Moorhouse Coat of Arms

According to the “the General Armory of England , Scotland, Ireland and Wales” by Sir Bernard Burke a Coat of Arms was issued to Moorhouse (of Co. York) of a Saltire gobomy sa and ar and a crest of pelican vulning herself ppr.

A saltire gobomy sa and ar means a “x” cross with alternating black (sable) and white (argent) squares.

ppr is an abbreviation of the word “proper”.


The cross is symbolic of some Christian experience or sentiment, or the crusades and gobomy means consistency. The colours argent (silver/white) is for peace and sincerity and sable (black) for consistency, sometime grief.

According to “A Grammar of British Heraldry” by Sloane-Evans the pelican vulning herself is a sacred emblem of great and striking import. The representation of this bird occurs frequently among the ornaments of churches.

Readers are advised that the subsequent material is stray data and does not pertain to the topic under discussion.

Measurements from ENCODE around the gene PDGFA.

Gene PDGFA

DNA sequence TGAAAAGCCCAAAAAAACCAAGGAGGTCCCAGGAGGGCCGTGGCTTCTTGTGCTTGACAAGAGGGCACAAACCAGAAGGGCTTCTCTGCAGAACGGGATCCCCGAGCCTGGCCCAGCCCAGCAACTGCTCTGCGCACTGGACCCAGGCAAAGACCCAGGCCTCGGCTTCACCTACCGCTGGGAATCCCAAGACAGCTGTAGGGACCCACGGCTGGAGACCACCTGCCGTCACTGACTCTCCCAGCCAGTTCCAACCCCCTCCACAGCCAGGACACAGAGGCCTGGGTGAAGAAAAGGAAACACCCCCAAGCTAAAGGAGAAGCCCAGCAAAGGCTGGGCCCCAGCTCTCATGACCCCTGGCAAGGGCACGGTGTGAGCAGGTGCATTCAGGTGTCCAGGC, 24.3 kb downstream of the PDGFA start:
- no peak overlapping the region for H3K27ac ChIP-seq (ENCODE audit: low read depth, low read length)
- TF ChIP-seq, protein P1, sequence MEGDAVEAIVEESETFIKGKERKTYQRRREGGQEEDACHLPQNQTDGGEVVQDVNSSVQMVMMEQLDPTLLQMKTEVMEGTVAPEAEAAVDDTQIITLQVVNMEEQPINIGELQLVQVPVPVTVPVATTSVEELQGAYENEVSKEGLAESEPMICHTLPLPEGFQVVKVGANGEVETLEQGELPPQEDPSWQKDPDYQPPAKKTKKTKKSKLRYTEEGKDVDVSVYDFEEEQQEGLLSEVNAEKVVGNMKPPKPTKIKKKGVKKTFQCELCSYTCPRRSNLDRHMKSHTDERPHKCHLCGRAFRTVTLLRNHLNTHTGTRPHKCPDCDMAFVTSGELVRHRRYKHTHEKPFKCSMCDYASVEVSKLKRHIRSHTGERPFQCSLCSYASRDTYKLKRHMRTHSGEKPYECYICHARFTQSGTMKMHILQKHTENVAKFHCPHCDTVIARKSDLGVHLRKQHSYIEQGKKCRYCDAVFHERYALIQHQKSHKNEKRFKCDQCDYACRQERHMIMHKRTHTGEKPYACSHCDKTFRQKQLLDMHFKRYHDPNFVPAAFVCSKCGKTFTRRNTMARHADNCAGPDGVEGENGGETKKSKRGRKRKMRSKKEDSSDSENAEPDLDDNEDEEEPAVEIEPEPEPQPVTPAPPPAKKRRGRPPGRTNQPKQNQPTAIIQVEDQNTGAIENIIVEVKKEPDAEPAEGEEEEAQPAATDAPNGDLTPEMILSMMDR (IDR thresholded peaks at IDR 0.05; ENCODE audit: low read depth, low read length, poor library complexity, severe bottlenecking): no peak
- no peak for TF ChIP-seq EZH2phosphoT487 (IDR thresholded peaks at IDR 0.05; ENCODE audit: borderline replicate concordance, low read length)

The bird is always borne with the wings over the back (a position technically called endorsed). The Egyptians priests used the pelican for hieroglyphics, to denote the duties of a father towards his children. It also well befits the man who has the welfare of his country at heart.



The motto “Mors Potius Quam Macula” translates as death before dishonour.

This motto appears on some of the Coats of Arms but I have been unable to find any official mention of it






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